The Best Natural Cleaning Products, According to Experts

The best-known cleaning products are also the ones laced heavily with harsh chemicals. Mr. Clean, Windex, Clorox — all effective, none organic. The problem with switching over to more ecofriendly cleaning products — ones that won’t coat your home with brain-cell-killing fumes — is that lots of brands claim to be “natural” or “organic.” But unlike the USDA-certified-organic stickers you can look for in a grocery store’s produce section, you won’t find any such federal regulation in the housekeeping aisle. (These kinds of companies aren’t even required to list their ingredients, meaning they can sneak in chemicals without mentioning them anywhere on the bottle.)

Ask any green-living expert or organic devotee, and they’ll tell you that the best natural cleaning product is regular white vinegar and baking soda, with a little lemon or orange thrown in. But if you don’t want to mix and bottle your own cleaning products, or would like something with a more pleasant smell, there are many, many options. To guide us through a clean cleaning-supply shopping spree, we consulted some experts — Micaela Preston of mindfulmomma.com, Danny Seo of Naturally, Danny Seo, Saudia Davis of Best of New York GreenHouse Eco-Cleaning, and Cindy DiPrima of CAP Beauty — on which kitchen sprays, laundry detergents, and all-purpose baking-soda scrubs are actually healthier for our homes.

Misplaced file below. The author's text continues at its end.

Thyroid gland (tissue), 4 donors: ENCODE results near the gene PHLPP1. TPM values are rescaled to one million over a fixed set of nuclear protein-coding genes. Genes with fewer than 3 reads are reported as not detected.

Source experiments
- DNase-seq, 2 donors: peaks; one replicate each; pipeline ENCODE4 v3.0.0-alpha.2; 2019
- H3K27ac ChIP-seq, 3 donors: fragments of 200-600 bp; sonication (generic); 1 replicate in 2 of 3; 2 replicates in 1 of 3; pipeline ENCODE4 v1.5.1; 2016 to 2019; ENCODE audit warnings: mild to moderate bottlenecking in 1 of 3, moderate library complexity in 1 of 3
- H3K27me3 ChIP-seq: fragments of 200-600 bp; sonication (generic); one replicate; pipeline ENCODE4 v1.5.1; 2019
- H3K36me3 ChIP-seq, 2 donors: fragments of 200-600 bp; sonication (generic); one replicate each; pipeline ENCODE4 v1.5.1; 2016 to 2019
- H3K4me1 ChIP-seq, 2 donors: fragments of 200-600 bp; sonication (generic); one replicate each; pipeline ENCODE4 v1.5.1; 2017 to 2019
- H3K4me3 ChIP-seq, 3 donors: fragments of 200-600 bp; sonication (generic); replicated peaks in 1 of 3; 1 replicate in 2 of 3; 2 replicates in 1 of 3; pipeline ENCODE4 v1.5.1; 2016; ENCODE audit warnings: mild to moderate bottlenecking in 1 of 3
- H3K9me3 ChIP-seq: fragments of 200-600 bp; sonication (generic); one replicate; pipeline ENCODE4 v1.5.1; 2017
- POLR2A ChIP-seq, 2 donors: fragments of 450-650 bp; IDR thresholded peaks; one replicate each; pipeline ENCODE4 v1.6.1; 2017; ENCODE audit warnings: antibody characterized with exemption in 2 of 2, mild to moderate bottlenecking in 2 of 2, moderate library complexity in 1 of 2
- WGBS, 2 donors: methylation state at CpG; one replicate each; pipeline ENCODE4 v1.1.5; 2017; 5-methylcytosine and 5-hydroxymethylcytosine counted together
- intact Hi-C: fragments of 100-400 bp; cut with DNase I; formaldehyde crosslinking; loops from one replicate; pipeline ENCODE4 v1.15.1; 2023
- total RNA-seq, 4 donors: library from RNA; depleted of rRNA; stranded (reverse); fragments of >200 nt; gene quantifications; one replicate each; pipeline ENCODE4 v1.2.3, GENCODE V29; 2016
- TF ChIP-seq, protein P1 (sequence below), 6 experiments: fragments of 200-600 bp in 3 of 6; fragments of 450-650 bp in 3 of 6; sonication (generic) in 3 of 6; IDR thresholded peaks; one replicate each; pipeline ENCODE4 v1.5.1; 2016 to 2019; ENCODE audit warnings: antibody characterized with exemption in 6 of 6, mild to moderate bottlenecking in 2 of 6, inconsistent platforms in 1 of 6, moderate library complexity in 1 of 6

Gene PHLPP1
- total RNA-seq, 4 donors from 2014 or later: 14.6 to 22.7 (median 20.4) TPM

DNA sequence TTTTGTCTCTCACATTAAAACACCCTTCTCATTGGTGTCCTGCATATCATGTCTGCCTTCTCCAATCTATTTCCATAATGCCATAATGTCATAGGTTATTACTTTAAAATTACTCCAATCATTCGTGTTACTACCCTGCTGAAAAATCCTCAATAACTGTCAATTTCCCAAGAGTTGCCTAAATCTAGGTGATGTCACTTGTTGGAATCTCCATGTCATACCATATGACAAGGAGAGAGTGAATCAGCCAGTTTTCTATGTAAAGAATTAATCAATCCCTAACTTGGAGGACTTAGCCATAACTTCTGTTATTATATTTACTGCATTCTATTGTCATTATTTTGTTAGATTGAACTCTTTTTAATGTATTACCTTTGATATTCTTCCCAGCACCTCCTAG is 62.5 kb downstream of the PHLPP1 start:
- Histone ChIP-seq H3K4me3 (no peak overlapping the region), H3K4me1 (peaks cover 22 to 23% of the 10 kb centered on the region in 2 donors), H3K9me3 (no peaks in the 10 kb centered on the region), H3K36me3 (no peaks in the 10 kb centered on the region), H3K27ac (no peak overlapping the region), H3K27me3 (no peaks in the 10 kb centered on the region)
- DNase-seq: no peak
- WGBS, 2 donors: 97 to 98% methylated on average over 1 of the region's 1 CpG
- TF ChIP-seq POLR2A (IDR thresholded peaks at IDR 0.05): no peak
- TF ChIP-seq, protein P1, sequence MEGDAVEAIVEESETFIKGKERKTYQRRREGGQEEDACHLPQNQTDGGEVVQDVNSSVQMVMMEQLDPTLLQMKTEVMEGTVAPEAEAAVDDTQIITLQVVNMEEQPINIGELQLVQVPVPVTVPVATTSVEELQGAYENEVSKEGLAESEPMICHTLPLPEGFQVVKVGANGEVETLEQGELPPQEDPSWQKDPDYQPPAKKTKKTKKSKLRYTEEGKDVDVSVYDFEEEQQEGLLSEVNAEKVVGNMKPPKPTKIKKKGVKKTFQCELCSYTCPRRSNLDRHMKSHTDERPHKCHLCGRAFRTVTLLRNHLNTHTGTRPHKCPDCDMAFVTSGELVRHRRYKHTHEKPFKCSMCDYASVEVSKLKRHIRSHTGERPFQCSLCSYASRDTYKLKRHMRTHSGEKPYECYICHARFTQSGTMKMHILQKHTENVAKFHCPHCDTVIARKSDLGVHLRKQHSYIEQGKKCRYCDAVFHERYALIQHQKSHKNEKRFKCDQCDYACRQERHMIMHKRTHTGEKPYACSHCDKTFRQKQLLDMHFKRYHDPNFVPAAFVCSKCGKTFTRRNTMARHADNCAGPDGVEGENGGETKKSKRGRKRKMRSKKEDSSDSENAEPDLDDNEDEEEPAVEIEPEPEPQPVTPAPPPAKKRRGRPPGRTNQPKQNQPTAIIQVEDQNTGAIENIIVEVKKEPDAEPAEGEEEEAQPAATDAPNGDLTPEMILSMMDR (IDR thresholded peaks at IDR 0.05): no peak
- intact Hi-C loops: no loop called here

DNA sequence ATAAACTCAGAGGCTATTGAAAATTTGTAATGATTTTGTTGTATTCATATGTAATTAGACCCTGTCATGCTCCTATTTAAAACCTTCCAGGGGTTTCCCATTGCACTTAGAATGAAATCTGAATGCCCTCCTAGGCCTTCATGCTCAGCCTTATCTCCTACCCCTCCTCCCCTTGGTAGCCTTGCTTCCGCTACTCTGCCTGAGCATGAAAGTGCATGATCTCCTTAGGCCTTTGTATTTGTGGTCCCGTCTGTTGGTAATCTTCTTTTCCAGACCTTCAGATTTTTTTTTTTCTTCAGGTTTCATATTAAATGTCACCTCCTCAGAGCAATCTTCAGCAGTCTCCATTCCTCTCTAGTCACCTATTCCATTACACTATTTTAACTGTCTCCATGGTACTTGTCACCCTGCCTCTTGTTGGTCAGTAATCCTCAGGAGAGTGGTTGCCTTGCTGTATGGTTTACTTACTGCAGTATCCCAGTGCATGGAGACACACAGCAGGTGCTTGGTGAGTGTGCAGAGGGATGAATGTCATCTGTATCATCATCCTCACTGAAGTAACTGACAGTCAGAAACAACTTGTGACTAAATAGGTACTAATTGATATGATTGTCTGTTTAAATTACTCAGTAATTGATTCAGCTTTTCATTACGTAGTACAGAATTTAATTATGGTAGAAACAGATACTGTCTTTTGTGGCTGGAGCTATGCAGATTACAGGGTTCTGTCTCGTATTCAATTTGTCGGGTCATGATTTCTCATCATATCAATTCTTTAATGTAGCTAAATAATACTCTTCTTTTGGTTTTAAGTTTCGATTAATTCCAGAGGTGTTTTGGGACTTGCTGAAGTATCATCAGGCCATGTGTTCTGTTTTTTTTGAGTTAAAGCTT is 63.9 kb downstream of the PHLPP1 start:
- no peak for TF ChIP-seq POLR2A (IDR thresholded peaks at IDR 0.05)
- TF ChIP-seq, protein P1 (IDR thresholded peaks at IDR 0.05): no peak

The best natural all-purpose cleaners

Save Better Life All-Purpose Cleaner

A plant-based cleaner that works just as well as the chemical-filled ones. Preston recommends the all-purpose spray, but there’s also a stainless-steel polish, a product that not many other natural cleaning brands carry. $10 at Amazon     Save Bon Ami Powder Cleanser

Bon Ami was recommended by two experts — Davis and DiPrima — who use it as a scrubbing powder when they need something stronger than baking soda. “I use Bon Ami, which has been around forever, and has a very simple ingredient deck,” DiPrima says. $2 at Bed Bath & Beyond   $7 at Amazon   Save Photo: Vanessa Solis / i4color Green Works All Purpose Cleaner Spray

The “Greener Choices” section of Consumer Reports recommends this multi-surface spray cleaner, which is actually from the Clorox company but doesn’t contain any noxious fumes. $3 at Target   $3 at Walmart   Save Dr. Bronner’s Pure Castile Soap (40 oz.)

As anyone who’s ever read a Dr. Bronner’s label knows, this liquid castile soap was designed for truly all-purpose use. As in, it cleans your body and your floors and your dishes. (Technically, you can even brush your teeth with it.) Dilute as needed and marvel at how far you can stretch this stuff. $19 at Amazon   $11 at Macy’s  

The best natural dish soaps

Save Ecover Zero Dish Soap

Davis says that she usually makes her own cleaners, but that she uses Ecover’s dish soap. The Amazon link is for a pack of six, if you want to go all-in. $4 at Jet   $22 at Amazon   Save Intelligent Nutrients Hand Sanitizer

Seo uses this CFDA-certified organic hand sanitizer, but to clean any bacteria and dirt on his fruits and veggies, not hands. It also removes the wax coating that often covers apples and cucumbers. $16 at Amazon